Book talks for readers at Chisago Lakes Middle School.

Friday, June 24, 2011

Ship Breaker by Paolo Bacigalupi

Ship Breaker by Paolo Bacigalupi (2011 Printz Award Winner)

Apocalyptic fiction is a genre that involves a setting in which the world has been brought to the brink of total devastation by a global catastrophe. A post-apocalyptic fiction novel involves such a world later struggling to rebuild itself with each individual clawing onto anything to survive. This is the type of world we find ourselves in the book, Ship Breaker, by Paolo Bacigalupi.

Both adults and children along the American Gulf Coast are left to scavenge off the remnants of a once prosperous industrialized nation. Nailer is one such child, fending for himself even though he has a father. He works on a scavenging crew that gets paid for pulling copper inside of stranded ships along the coast of what once was Louisiana. Nailer is valuable to his crew because of his size. He’s able to fit inside the ductwork that often contains copper wire. However, there’s a problem he can’t ignore forever. He’s growing, and soon won’t be able to fit inside the ductwork. Without a job how will he survive?

One day, he and a friend find a different type of boat stranded nearby. It’s loaded with fine china, silver and putrefied food. There’s enough loot to hit a Lucky Strike. A Lucky Strike would mean a free ride for the rest of his life, without worry, never hungry again. As they deliberate what to take out first before anyone else tries to make a claim, they discover an even more valuable find. Gold! Gold rings worn on the fingers of a corpse to be exact.

In one of the bedroom cabins was:

“a beautiful girl, dead in a mangle, staring at him with wide black eyes. Nailer sucked in his breath. Even bruised and dead, she was pretty, pinned under the pile of her bed and the weight of all the stuff that had crushed her.”

Nailer reached for his knife, but where should he make the cut? You can’t cut through bone, so the best place was the joint. As he pressed his blade into the girl’s flesh, those dark black eyes came to life.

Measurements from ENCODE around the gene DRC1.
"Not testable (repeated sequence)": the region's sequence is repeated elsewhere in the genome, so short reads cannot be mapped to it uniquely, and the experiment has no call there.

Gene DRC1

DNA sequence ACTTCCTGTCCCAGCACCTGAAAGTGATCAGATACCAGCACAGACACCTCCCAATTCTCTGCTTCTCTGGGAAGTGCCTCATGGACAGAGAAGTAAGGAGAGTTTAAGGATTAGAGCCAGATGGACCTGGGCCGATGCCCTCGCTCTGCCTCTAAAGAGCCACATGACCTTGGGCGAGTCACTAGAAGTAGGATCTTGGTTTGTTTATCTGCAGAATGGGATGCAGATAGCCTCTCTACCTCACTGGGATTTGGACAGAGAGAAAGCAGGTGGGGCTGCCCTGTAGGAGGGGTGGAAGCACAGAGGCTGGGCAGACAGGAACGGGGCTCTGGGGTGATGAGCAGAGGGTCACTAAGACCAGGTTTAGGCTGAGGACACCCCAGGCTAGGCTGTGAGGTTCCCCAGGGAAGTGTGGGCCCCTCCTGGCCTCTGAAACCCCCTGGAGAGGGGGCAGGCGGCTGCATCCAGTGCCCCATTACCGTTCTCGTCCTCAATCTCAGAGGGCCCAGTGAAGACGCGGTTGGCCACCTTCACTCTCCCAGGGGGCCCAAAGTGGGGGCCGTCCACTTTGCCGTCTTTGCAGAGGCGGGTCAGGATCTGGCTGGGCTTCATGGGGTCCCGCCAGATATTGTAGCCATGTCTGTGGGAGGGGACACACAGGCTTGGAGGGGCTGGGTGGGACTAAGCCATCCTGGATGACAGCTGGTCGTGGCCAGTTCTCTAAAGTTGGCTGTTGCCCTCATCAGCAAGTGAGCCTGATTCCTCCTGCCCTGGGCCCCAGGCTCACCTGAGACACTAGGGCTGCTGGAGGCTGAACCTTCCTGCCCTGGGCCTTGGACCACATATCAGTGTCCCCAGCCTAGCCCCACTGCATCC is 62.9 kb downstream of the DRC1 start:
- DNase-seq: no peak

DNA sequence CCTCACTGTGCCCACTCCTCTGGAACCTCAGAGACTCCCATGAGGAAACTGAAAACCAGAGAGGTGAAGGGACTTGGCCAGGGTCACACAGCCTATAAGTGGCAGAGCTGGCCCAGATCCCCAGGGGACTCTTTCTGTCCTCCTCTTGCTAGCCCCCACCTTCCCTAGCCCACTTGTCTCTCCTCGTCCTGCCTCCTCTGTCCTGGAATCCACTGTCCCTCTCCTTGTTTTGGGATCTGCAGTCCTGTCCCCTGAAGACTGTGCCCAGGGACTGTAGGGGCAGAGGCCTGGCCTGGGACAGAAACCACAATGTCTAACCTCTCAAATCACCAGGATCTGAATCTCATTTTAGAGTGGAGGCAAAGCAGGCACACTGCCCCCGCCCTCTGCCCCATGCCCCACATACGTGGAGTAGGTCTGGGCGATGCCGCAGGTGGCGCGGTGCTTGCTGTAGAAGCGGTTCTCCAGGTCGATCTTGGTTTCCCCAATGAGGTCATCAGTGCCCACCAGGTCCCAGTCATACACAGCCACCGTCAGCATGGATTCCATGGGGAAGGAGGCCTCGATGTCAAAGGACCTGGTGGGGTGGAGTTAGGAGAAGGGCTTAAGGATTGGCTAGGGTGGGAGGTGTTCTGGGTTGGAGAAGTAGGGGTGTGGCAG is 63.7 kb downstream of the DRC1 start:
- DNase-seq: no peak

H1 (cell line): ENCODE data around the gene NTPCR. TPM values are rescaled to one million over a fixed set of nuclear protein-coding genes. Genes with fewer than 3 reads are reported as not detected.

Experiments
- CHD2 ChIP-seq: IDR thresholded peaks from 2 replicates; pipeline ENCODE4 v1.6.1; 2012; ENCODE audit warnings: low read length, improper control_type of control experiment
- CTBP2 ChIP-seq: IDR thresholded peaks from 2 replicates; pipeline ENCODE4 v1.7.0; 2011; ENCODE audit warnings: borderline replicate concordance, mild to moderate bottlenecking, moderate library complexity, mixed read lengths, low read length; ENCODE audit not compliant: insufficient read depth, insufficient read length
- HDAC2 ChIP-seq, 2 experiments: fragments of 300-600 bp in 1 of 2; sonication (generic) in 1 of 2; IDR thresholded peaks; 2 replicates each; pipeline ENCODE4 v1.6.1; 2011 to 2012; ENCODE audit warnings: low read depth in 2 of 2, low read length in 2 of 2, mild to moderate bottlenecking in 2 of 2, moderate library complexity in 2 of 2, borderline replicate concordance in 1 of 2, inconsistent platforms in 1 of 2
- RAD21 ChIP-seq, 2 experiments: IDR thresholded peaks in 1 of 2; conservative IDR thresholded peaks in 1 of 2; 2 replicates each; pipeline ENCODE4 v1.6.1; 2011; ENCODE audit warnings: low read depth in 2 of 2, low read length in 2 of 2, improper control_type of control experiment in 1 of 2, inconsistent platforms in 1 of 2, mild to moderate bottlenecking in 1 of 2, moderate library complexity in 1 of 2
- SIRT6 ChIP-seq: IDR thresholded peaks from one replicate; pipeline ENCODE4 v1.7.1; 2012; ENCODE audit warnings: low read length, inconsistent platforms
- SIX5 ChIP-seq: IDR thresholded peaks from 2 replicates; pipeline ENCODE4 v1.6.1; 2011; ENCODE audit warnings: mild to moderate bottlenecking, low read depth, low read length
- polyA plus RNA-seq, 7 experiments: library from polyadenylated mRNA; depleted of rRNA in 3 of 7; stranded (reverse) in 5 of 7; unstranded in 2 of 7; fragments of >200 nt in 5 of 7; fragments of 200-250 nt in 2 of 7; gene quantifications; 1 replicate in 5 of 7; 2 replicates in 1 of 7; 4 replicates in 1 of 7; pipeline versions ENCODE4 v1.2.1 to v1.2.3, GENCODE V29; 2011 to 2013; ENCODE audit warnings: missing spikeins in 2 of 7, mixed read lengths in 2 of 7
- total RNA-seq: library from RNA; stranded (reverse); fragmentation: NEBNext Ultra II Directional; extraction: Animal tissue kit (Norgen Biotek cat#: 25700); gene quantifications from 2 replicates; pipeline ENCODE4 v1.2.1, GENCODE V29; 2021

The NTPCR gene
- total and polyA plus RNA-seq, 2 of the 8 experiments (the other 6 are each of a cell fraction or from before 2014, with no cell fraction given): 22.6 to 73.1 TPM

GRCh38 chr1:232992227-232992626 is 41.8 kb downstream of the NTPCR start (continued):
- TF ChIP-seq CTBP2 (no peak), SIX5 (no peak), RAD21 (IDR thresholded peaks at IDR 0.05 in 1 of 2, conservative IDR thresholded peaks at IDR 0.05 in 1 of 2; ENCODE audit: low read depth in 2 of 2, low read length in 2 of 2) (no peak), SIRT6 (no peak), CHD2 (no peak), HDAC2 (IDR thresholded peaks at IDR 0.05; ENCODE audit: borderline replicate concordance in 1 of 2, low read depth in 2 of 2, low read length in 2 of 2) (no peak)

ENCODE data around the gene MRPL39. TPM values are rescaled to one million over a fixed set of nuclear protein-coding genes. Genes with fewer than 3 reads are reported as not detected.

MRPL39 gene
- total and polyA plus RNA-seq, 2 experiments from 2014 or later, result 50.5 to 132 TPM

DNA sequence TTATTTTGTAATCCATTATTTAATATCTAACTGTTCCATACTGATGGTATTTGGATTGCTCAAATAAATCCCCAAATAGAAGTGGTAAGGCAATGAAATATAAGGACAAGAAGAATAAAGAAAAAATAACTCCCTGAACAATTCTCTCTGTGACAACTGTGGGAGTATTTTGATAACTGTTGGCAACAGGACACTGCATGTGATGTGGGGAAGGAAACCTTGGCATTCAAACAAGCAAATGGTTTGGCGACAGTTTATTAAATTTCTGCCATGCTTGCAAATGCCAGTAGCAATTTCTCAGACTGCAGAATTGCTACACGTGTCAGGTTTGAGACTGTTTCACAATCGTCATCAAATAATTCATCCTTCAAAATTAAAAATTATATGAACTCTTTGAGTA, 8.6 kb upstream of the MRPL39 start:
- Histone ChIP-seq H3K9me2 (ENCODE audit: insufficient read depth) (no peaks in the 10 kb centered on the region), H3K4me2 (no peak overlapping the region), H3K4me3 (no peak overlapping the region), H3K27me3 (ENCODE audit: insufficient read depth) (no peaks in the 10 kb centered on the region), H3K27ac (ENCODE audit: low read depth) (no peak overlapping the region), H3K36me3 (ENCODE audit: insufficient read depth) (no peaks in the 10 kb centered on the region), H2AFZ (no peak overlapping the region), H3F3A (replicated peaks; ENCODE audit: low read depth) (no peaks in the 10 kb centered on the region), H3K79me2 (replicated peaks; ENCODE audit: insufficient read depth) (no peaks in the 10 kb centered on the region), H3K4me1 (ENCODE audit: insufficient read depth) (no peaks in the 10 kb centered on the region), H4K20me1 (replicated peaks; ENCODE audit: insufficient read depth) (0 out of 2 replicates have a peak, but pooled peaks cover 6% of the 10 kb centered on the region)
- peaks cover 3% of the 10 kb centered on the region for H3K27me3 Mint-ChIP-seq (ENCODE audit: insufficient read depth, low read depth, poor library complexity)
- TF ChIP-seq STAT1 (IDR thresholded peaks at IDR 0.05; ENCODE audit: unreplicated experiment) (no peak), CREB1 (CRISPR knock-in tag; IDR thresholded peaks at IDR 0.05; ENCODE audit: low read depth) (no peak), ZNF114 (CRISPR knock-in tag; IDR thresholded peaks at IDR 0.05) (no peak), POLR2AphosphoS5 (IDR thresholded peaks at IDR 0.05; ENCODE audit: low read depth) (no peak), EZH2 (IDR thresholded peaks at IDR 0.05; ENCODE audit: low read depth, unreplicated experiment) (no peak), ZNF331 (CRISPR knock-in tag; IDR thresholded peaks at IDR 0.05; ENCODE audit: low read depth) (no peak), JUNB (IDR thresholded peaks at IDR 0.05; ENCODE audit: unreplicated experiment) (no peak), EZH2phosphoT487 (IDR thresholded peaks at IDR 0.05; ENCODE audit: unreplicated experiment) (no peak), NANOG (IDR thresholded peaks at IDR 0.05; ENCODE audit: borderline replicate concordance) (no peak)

If you like a dystopian page turner, if you like books such as the Hunger Games, then I would recommend, Ship Breaker, by Paolo Bacigalupi. (YA-recommended by BCBT for 8th grade and higher.)

I think a comparison study between the Hunger Games by Collins and Ship Breaker by Bacigalupi would be a valuable exercise in looking at key characteristics of contemporary YA literature. There would be the dark settings to compare. There would be a female protagonist to compare with a male protagonist. However, something more incisive could be a comparison of difficult choices both protagonists are forced to make in each story.

Do you agree with Meghan Cox Gurdon's article that YA literature is getting too dark? Read: Darkness Too Visible (printed in the Wall Street Journal). Also checkout: The Danger, Values of Dark Teen Lit at NPR.

How They Croaked by Georgia Bragg

How They Croaked by Georgia Bragg; Illustrated by Kevin O’Malley

Have you ever been happy to go to the doctor? Grateful may be a more appropriate word. We should all be grateful for the advanced medical treatments available to us today compared to what were considered the best medical techniques in the past. Not that long ago, visiting the doctor was like going to a little shop of horrors. For example:

Leeching was a common treatment for what ailed you as recently as the 1800’s. Some of us use leeches today as bait for catching walleyes, but in the past they were seen as way to suck out the bad blood. To cure someone of sickness meant draining out the poison contained in the blood. [volunteer-plastic leech-ketchup packet] The procedure called for a doctor to smear blood in the area he wanted the leech to take hold. Of course a good doctor back then knew better than to put a leech on someone’s face. That would leave a disfiguring scar. Also, a good doctor knew better than to attach a leech on the eyelid. Doing so would result in permanent discoloration.